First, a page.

This post continues the investigation of a copper-alloy cauldron, excavated at Ur (located in present-day Iraq) in the 1920s or 1930s by the archaeologist C. Leonard Woolley. Those of you who read the previous blog post on the cauldron will remember that the cauldron, initially a sorry sight, yielded a surprising amount of information, even allowing a speculative suggestion about its provenance.
The blog concluded with the suggestion that more information could be gained through further study, X-radiography and analysis.
Balancing the need for a comprehensive investigation against the fact that there were many objects requiring assessment and treatment for the project, led to a decision to adopt a minimal approach to the conservation of the cauldron. In its current storage (in controlled environmental conditions) and supportive packing, the object is stable and the likelihood of further deterioration is reduced. In addition, much information may be gleaned from a non-interventive approach to treatment.
As mentioned in the previous post, the cauldron is lined with a layer of waxed calico on the interior (over a layer of soil) and partially lined on the exterior. The waxy lining is one of the few remaining examples of an excavation practice frequently used by Woolley and is therefore a physical document of this process – part of the object’s history. This material and the concreted soil have probably prevented the complete collapse of the cauldron. However, this also means that the cauldron interior and underside are obscured.
One of the most widely used non-interventive investigative tools in conservation is X-radiography. This produces a visual record of the form and structure of objects, when soil and corrosion products (and waxed calico!) obscure surfaces. X-radiography may also provide valuable evidence of metal-working processes, and of decorative features.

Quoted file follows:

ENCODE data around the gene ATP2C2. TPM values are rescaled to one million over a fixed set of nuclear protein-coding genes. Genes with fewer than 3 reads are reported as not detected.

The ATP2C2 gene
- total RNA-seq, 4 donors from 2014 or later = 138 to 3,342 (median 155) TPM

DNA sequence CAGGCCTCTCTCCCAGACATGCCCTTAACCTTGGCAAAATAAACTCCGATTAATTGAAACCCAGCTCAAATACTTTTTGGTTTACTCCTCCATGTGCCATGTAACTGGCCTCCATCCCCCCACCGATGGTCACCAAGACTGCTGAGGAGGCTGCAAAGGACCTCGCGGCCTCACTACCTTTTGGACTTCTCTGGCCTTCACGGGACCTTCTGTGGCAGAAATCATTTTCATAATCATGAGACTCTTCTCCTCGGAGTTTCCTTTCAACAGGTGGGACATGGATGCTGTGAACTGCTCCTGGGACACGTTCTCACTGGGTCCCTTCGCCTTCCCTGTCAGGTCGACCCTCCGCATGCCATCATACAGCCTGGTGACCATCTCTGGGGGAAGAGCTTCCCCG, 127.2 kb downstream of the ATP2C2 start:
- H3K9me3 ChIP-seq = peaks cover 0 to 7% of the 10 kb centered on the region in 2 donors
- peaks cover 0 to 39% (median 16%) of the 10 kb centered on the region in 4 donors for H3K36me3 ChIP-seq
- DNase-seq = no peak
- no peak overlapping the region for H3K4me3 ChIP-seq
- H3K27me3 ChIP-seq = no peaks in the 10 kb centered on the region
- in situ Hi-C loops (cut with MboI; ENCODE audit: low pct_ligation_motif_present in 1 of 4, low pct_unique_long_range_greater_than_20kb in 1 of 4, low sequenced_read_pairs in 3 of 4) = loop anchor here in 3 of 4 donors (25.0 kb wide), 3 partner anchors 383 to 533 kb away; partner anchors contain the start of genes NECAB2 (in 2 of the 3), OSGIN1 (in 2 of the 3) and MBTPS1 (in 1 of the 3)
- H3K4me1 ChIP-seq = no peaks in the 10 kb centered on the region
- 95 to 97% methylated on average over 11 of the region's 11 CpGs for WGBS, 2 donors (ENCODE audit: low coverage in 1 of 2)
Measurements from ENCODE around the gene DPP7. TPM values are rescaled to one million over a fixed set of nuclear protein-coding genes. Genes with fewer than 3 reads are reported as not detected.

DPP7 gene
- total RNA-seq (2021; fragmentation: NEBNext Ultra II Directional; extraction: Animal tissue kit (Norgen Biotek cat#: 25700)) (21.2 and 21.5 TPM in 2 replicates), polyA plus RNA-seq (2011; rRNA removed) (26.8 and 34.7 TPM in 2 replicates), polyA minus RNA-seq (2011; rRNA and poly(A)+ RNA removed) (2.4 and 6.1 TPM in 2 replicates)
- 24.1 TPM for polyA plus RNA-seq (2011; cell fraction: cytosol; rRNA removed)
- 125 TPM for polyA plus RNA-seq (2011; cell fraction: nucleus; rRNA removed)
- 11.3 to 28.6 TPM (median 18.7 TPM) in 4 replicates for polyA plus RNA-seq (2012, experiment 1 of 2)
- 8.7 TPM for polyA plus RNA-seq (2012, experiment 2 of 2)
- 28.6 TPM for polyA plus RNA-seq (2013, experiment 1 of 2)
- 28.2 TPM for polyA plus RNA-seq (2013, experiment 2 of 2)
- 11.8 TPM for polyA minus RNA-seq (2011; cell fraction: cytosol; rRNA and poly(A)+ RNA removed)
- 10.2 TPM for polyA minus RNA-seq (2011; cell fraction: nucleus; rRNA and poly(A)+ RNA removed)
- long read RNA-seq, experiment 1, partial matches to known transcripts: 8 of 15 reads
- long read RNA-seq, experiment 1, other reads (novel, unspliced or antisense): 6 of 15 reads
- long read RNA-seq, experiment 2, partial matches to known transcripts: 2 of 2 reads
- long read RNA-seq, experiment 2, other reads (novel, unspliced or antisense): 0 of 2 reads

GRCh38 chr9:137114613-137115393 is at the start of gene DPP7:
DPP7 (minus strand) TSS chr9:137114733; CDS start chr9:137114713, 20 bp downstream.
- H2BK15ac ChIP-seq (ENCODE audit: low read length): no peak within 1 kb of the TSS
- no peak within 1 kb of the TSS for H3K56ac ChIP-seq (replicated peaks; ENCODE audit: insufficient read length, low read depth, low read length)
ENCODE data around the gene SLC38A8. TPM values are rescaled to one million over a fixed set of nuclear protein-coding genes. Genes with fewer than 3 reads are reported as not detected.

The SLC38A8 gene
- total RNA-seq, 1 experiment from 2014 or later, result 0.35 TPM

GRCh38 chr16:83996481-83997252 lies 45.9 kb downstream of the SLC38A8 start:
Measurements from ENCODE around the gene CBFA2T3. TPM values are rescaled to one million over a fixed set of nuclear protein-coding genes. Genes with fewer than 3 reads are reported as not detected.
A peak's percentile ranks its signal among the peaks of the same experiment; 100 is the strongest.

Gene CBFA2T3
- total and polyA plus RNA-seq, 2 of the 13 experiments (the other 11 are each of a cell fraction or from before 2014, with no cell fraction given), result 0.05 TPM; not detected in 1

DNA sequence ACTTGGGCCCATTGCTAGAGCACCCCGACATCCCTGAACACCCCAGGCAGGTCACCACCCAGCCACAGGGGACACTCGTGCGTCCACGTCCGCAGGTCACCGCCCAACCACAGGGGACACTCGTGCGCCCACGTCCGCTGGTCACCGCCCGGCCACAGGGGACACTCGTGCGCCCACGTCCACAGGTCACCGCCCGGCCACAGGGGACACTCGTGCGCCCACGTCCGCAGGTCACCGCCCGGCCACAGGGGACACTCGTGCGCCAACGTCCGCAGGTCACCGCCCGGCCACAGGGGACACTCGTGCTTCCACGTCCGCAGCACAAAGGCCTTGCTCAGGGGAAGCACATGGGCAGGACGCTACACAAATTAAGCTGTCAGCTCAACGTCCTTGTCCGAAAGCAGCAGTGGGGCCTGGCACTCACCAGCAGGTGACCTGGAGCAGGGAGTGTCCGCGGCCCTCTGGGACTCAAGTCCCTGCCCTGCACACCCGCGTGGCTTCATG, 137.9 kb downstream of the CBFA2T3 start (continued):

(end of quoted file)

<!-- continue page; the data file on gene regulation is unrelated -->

Before studying the cauldron bowl, the detached cauldron handles were X-radiographed and a number of interesting features were revealed. In an X-ray, a lighter tone indicates the presence of denser metal. This may be seen in the handles of the cauldron and is particularly noticeable in the three rivets on each handle fixing. The halo of a similar light tone that surrounds each rivet first suggested a form of spacer or washer. However, this is most likely to be the splayed outer or inner faces of the rivets, hammered flat.
On the right handle fixing, on the upper right, what appears to be a stress fracture from original working is visible. When cold-working metal, the material has to be repeatedly annealed (heated and cooled) to keep it malleable, otherwise it becomes brittle and fractures, as has happened here.
As the X-radiograph above demonstrates, the rim section, although more deteriorated than the handles, can be seen to have horizontal striations, that is, a banded or striped effect. It is likely that this demonstrates different densities of metal and therefore could indicate the way in which the metal was extended and formed through continuous sequential rows of hammering. Much of the shoulder of the vessel is missing, so it is not known whether the rim and body of the vessel were formed of separate pieces of metal, as there are no traces of rivets or seams. However, vessels of this type were usually formed from a single sheet.